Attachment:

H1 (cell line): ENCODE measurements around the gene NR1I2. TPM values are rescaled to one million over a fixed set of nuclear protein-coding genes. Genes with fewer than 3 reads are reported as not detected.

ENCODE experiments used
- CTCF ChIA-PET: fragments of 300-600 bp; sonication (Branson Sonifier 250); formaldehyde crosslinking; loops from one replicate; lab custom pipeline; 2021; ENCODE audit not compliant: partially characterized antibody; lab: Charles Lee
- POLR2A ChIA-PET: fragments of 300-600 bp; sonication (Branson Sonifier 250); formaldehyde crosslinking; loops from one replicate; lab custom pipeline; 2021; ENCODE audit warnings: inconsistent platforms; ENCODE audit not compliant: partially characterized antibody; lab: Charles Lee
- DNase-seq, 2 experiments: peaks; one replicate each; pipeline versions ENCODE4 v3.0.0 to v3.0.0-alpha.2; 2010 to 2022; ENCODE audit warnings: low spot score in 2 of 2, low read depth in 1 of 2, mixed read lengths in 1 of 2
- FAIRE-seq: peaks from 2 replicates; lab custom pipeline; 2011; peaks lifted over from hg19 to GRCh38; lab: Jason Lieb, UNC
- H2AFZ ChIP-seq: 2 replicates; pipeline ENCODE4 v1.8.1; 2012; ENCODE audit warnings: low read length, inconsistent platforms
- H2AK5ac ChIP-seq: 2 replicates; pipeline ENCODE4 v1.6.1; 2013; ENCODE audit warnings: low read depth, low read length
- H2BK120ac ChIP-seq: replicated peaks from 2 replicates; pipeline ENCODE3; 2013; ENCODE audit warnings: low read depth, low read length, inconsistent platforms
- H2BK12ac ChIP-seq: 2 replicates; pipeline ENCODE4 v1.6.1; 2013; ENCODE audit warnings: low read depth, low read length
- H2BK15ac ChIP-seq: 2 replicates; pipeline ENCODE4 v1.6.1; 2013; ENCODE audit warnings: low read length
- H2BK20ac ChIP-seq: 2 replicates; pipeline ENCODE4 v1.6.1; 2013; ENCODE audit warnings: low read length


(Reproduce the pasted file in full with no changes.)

H1 (cell line): ENCODE measurements around the gene NR1I2. TPM values are rescaled to one million over a fixed set of nuclear protein-coding genes. Genes with fewer than 3 reads are reported as not detected.

ENCODE experiments used
- CTCF ChIA-PET: fragments of 300-600 bp; sonication (Branson Sonifier 250); formaldehyde crosslinking; loops from one replicate; lab custom pipeline; 2021; ENCODE audit not compliant: partially characterized antibody; lab: Charles Lee
- POLR2A ChIA-PET: fragments of 300-600 bp; sonication (Branson Sonifier 250); formaldehyde crosslinking; loops from one replicate; lab custom pipeline; 2021; ENCODE audit warnings: inconsistent platforms; ENCODE audit not compliant: partially characterized antibody; lab: Charles Lee
- DNase-seq, 2 experiments: peaks; one replicate each; pipeline versions ENCODE4 v3.0.0 to v3.0.0-alpha.2; 2010 to 2022; ENCODE audit warnings: low spot score in 2 of 2, low read depth in 1 of 2, mixed read lengths in 1 of 2
- FAIRE-seq: peaks from 2 replicates; lab custom pipeline; 2011; peaks lifted over from hg19 to GRCh38; lab: Jason Lieb, UNC
- H2AFZ ChIP-seq: 2 replicates; pipeline ENCODE4 v1.8.1; 2012; ENCODE audit warnings: low read length, inconsistent platforms
- H2AK5ac ChIP-seq: 2 replicates; pipeline ENCODE4 v1.6.1; 2013; ENCODE audit warnings: low read depth, low read length
- H2BK120ac ChIP-seq: replicated peaks from 2 replicates; pipeline ENCODE3; 2013; ENCODE audit warnings: low read depth, low read length, inconsistent platforms
- H2BK12ac ChIP-seq: 2 replicates; pipeline ENCODE4 v1.6.1; 2013; ENCODE audit warnings: low read depth, low read length
- H2BK15ac ChIP-seq: 2 replicates; pipeline ENCODE4 v1.6.1; 2013; ENCODE audit warnings: low read length
- H2BK20ac ChIP-seq: 2 replicates; pipeline ENCODE4 v1.6.1; 2013; ENCODE audit warnings: low read length